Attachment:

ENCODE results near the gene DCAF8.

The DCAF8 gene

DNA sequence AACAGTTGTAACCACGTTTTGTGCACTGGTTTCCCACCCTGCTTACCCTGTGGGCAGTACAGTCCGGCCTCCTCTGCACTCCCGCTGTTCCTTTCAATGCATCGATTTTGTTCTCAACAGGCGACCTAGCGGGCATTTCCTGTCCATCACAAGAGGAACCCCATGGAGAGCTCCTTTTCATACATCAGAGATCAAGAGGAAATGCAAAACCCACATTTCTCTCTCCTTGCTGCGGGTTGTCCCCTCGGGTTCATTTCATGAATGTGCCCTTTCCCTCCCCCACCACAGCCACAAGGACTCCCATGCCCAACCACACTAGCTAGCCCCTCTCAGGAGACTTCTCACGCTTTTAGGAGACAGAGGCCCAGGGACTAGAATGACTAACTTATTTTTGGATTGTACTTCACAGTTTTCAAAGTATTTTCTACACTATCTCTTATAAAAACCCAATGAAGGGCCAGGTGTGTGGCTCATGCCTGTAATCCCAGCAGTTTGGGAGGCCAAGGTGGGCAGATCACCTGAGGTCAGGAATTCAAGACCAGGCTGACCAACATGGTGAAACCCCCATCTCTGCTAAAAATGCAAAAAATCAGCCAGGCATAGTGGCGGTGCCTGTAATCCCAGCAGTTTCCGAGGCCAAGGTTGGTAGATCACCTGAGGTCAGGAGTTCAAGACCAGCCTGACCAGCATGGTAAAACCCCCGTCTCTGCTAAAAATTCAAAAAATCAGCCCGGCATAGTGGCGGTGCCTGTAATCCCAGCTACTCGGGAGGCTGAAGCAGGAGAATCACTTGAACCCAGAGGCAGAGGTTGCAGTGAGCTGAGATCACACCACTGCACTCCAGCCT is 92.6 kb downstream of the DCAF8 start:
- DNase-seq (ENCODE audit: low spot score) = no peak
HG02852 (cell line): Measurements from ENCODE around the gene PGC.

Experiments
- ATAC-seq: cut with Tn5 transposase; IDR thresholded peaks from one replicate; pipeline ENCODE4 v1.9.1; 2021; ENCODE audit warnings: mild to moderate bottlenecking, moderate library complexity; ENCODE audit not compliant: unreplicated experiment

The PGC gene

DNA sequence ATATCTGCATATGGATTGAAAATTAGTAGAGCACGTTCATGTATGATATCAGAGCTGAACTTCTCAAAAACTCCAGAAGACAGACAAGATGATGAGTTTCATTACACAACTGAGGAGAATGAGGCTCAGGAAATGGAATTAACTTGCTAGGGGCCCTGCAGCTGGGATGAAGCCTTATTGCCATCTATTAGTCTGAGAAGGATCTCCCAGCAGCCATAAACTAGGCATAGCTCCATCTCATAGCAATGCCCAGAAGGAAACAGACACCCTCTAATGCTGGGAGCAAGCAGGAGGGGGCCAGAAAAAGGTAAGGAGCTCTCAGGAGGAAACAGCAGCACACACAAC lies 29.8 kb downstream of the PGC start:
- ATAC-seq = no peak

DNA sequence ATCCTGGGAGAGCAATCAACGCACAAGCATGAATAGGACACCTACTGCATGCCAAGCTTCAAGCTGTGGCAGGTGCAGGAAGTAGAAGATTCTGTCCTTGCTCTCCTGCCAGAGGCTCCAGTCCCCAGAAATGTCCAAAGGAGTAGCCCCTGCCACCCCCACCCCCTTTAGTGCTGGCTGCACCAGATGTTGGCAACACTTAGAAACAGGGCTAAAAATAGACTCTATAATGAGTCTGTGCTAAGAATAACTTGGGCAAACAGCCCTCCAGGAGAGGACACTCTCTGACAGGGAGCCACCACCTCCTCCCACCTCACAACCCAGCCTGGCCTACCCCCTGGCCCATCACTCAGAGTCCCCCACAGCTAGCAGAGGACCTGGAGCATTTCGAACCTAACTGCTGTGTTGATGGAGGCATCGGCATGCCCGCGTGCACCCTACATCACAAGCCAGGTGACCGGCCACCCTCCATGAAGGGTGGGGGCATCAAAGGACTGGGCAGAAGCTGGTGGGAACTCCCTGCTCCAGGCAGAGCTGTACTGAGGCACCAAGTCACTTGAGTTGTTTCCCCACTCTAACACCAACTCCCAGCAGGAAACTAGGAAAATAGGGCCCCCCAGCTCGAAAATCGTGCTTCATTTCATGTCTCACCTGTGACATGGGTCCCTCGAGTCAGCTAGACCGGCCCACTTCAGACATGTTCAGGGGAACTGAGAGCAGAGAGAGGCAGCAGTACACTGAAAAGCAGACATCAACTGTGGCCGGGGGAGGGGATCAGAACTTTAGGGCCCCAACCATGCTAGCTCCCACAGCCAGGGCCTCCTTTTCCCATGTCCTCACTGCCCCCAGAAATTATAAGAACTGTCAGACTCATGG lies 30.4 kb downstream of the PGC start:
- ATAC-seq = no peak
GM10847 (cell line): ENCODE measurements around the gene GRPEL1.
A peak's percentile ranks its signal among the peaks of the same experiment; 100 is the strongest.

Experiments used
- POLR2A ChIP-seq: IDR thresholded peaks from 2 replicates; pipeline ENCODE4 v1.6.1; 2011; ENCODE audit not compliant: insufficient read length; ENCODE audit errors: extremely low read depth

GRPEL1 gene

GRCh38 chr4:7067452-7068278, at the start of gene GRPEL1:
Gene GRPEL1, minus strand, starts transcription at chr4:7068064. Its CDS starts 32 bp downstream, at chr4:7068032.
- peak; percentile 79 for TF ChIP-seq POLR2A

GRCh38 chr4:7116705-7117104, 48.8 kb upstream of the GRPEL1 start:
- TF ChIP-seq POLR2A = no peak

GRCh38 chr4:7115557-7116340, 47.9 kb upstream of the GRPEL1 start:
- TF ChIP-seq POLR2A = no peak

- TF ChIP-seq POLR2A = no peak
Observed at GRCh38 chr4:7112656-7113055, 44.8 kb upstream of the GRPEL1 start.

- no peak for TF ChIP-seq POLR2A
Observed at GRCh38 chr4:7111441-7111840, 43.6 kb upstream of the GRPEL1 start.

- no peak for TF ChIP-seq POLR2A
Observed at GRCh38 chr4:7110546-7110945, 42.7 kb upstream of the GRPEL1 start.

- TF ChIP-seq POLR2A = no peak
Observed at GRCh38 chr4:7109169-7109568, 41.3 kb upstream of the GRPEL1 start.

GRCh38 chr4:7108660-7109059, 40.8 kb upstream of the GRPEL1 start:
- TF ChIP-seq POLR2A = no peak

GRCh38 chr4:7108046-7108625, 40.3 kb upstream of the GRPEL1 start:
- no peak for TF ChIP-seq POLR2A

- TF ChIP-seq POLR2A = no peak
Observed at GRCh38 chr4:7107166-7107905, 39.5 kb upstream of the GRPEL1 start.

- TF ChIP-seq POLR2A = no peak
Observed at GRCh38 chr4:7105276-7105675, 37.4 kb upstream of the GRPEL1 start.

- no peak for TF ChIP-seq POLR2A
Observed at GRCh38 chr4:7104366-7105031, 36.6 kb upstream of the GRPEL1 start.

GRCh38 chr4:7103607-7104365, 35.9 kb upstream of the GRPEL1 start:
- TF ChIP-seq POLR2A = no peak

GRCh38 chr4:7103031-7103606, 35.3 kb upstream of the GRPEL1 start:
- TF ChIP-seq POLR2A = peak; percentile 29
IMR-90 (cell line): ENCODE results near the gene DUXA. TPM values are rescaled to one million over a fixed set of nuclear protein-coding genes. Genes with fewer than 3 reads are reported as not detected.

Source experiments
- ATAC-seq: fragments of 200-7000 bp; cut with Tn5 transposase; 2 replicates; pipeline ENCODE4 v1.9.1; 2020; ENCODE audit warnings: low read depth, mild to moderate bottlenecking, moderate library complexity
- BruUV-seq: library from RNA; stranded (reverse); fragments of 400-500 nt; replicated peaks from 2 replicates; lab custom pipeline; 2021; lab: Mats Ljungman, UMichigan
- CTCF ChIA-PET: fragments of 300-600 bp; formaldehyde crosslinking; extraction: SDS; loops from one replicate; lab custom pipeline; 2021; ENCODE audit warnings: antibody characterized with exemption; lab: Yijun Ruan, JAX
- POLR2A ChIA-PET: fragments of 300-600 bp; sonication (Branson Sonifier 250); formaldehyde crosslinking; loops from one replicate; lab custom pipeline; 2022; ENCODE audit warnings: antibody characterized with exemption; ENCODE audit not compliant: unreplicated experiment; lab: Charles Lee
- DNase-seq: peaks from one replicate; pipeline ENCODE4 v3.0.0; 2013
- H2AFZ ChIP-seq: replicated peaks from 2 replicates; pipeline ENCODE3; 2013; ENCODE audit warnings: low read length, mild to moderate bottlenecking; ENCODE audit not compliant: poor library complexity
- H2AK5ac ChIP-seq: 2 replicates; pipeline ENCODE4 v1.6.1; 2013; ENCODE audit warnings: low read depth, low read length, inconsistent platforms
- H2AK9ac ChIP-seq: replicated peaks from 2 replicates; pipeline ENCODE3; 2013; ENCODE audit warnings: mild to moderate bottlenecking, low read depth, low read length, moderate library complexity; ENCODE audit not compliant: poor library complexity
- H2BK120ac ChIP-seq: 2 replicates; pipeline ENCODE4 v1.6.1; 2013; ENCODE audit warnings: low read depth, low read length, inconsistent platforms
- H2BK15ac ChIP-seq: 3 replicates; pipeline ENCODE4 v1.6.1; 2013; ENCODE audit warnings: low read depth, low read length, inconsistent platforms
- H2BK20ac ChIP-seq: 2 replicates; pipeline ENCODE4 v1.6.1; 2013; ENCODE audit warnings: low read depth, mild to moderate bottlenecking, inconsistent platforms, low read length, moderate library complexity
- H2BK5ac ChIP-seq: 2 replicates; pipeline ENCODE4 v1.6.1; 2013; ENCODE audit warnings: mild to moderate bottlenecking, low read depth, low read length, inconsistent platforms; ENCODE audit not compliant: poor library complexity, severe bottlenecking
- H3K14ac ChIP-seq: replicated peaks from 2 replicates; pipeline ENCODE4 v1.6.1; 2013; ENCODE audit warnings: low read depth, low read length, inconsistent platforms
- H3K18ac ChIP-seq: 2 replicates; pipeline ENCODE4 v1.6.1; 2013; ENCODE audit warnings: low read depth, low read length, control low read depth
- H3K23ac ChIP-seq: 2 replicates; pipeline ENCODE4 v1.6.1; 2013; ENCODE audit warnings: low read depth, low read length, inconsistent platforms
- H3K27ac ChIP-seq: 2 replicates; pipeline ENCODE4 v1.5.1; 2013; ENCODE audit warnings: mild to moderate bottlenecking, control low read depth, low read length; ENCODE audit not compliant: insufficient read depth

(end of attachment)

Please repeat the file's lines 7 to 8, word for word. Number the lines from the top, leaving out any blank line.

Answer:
- ATAC-seq: cut with Tn5 transposase; IDR thresholded peaks from one replicate; pipeline ENCODE4 v1.9.1; 2021; ENCODE audit warnings: mild to moderate bottlenecking, moderate library complexity; ENCODE audit not compliant: unreplicated experiment

The PGC gene